Armand Tatossian (1951-2012) His works are known for being expressive, textured, and brightly coloured. He preferred to work directly from nature, painting many landscapes, as well as still lifes and portraits.
Armand Tatossian (1948-2012)
There is something mystically alluring about Quebec’s fleeting yet spectacular Fall. Thankfully Armand overpowering obsession with color & light somehow allowed him to capture that same magic for the viewing pleasure of future generations to come.
But interestingly, when you hold one of Armand’s canvases in your hands, like an optical illusion, up close the same magical painting appears as unrelated globs of paint, indiscriminately flung together in some silly, whimsical manner. Irrational splotches of turquoise, mauve, teal and vermilion flung haphazardly in what appears to be a tree, an impulsive magenta line and cobalt shadow constitutes the trunk. Dribbles of fuchsia juxtaposed with lime green. You think- surely it must be in error… But take a few steps back and it all enchantingly mingles and merges giving life, depth and dimension to a spectacular awestruck landscape. Colors that seemed random are anything but. I would often joke with my brother, saying he was myopic. He worked so quickly and rarely took steps back, so how did he know it would all come together so perfectly.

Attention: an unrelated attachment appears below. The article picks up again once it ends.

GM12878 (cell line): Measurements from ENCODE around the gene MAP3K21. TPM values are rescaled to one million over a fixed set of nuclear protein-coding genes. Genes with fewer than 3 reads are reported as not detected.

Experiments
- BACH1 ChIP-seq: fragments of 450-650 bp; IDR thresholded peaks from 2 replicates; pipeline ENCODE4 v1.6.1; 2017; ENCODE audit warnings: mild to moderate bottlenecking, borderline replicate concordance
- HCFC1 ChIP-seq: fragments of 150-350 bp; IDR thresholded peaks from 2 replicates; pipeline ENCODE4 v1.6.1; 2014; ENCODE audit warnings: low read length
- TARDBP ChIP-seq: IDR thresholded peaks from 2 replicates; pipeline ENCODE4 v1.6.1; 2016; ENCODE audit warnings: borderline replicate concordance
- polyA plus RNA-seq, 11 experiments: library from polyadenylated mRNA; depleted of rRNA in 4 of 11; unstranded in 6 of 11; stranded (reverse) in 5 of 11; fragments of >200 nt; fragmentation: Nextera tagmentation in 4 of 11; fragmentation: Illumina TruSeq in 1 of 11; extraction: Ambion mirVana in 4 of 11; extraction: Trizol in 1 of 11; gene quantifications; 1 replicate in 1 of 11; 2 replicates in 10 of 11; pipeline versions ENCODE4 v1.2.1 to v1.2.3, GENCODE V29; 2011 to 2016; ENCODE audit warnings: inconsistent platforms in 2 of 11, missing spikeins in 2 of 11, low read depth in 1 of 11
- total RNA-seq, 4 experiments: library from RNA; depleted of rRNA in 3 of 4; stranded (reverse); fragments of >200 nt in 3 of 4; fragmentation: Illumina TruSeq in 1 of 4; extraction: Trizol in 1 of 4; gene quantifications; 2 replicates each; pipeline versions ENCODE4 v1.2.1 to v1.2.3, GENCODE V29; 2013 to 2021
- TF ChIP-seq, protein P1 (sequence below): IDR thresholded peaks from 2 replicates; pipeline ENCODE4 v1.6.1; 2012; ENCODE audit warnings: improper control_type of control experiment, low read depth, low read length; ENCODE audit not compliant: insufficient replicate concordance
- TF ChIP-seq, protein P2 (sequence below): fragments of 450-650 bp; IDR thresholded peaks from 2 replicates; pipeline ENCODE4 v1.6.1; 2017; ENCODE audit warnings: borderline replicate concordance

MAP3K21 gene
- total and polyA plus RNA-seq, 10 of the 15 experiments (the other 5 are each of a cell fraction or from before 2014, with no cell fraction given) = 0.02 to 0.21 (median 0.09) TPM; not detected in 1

I believe PhD Art Historian, Rigas Bertos baptized my brother the “Master of Light” for this very reason back the late 70’s, in the dawn of Armand’s career. Dr. Bertos eloquently described Armand’s work as follows:
“Magnificent colors, brought into strong relation through robust yet discreet compositional structures, seem to be the dominant element of his canvases. Colors strong sharply defined and ready to move at the same time. A continuous oscillation, an incessant movement, a dynamic potential of change constitute some of the principal virtues of his (Tatossian’s) “oeuvre”. Nothing is arbitrary: The moving force, the real protagonist of the drama of colors and shapes is always Light, the elusive ever changing Creator of things, which Armand has always succeeded to encapsulate in his paintings.”
In fact, if I didn’t know better, I would swear that John Donne was thinking of one of my brother’s Fall oil canvas when he wrote “The Autumnal” in the 17th Century: “No spring, nor summer beauty hath such grace as I have seen in one autumnal face.”
Source: The Armand Tatossian Foundation
He was inspired by the Group of Seven in Canada and preferred painting en plein air to achieve a more expressive technique.